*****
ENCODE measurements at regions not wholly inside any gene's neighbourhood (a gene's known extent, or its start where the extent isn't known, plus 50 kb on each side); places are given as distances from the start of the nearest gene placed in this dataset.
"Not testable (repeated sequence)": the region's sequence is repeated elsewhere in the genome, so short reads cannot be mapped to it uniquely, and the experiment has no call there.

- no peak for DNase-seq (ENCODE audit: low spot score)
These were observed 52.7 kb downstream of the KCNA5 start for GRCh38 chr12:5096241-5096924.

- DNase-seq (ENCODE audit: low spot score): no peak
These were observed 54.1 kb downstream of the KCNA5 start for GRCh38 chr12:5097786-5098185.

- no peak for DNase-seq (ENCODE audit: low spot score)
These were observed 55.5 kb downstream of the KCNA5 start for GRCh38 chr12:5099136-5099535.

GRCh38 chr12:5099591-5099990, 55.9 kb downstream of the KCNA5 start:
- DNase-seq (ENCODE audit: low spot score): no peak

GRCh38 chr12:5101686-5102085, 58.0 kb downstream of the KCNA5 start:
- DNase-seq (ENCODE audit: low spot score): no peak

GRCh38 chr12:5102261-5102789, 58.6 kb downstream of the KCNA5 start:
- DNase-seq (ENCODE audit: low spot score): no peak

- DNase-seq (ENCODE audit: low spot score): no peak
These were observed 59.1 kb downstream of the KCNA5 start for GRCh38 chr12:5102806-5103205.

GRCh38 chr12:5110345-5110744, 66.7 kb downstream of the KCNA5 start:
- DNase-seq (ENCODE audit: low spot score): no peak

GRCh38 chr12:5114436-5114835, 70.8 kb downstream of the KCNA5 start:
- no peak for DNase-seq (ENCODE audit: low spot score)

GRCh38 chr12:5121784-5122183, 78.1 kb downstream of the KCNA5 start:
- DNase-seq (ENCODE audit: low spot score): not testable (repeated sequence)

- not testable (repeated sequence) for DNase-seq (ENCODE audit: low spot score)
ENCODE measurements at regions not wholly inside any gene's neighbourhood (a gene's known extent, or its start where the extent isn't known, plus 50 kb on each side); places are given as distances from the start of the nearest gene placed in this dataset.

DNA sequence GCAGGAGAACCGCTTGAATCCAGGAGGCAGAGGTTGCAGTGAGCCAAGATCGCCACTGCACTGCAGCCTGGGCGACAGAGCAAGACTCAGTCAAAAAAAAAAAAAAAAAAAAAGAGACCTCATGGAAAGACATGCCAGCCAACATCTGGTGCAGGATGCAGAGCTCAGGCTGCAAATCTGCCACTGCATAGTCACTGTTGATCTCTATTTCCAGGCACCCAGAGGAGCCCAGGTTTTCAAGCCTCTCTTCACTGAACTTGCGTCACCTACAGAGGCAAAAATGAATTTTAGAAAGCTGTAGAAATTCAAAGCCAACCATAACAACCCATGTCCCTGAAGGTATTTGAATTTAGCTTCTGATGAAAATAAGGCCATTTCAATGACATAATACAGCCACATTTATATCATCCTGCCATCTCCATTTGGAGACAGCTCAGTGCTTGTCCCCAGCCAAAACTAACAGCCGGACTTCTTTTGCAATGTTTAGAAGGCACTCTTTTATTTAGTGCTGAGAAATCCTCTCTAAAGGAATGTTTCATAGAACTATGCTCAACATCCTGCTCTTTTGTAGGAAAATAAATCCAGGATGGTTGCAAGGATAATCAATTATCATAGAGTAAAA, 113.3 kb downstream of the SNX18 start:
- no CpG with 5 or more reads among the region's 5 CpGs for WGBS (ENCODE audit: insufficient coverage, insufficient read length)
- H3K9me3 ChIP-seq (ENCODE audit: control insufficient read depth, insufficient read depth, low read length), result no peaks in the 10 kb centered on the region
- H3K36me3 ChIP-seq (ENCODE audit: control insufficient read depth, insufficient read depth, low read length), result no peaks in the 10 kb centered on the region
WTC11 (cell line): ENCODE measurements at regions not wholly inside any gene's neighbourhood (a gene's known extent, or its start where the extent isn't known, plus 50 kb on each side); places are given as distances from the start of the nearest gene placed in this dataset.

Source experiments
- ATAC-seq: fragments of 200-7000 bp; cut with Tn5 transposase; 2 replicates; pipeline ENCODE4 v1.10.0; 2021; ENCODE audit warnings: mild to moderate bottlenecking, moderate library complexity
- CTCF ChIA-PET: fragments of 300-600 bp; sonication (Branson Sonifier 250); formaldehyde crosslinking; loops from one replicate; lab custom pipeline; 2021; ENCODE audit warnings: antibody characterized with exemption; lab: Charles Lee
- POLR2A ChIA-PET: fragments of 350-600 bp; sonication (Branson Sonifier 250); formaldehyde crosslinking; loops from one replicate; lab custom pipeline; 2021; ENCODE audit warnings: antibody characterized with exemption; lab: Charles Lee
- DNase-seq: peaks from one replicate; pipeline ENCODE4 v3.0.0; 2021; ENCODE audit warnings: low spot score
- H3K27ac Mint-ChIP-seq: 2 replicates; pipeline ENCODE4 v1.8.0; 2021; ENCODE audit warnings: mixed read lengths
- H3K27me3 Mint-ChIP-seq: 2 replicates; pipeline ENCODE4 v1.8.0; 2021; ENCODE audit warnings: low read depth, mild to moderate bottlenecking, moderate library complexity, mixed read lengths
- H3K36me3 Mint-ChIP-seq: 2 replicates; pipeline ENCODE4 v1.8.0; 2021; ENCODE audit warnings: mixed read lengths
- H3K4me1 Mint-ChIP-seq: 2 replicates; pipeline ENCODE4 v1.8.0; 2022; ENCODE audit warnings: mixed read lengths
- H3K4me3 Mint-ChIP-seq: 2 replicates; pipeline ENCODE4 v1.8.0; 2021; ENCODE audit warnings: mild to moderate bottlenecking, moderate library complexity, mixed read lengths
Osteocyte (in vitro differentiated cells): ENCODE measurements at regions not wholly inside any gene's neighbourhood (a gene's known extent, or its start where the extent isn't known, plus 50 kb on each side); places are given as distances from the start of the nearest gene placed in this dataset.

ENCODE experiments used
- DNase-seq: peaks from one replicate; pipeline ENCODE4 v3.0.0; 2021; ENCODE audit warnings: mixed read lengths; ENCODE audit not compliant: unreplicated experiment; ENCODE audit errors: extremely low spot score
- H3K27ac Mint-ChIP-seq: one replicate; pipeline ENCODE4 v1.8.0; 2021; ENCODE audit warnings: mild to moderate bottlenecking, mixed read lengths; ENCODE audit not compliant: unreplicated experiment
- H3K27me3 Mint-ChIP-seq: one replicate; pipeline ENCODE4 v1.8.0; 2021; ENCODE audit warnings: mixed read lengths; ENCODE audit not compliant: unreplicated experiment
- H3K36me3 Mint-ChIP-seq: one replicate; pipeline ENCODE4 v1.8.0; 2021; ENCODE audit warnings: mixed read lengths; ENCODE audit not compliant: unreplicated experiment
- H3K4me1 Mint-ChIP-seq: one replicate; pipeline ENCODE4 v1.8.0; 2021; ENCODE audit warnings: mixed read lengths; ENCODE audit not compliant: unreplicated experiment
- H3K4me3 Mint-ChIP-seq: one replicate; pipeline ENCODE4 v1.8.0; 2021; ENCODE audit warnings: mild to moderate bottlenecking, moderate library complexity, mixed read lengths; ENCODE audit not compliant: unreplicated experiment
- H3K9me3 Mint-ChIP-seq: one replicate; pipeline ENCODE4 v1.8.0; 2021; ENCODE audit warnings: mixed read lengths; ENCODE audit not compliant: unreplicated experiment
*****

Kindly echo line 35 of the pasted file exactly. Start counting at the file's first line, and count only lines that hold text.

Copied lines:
- H3K27ac Mint-ChIP-seq: 2 replicates; pipeline ENCODE4 v1.8.0; 2021; ENCODE audit warnings: mixed read lengths